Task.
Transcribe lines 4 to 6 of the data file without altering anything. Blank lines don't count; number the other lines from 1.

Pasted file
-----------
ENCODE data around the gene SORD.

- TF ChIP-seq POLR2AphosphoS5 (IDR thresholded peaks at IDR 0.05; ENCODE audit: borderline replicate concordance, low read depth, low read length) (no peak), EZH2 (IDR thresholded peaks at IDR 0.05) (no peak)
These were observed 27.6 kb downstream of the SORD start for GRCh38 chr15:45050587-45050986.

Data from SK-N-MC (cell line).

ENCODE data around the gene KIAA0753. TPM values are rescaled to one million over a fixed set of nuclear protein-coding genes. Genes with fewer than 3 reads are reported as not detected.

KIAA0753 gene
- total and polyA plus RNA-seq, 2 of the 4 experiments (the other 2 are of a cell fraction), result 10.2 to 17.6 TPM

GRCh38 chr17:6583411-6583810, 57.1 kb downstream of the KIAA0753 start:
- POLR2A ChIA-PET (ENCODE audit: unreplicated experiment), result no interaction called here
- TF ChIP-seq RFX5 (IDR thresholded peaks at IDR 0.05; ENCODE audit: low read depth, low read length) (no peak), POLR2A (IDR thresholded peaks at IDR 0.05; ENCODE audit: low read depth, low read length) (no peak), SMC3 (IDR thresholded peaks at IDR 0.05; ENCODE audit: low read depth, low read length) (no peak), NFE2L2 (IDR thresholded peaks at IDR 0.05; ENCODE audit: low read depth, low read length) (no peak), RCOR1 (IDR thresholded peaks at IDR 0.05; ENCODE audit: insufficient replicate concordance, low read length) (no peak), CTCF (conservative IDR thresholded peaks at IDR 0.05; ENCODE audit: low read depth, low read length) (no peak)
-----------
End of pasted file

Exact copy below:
Data from SK-N-MC (cell line).

ENCODE data around the gene KIAA0753. TPM values are rescaled to one million over a fixed set of nuclear protein-coding genes. Genes with fewer than 3 reads are reported as not detected.

KIAA0753 gene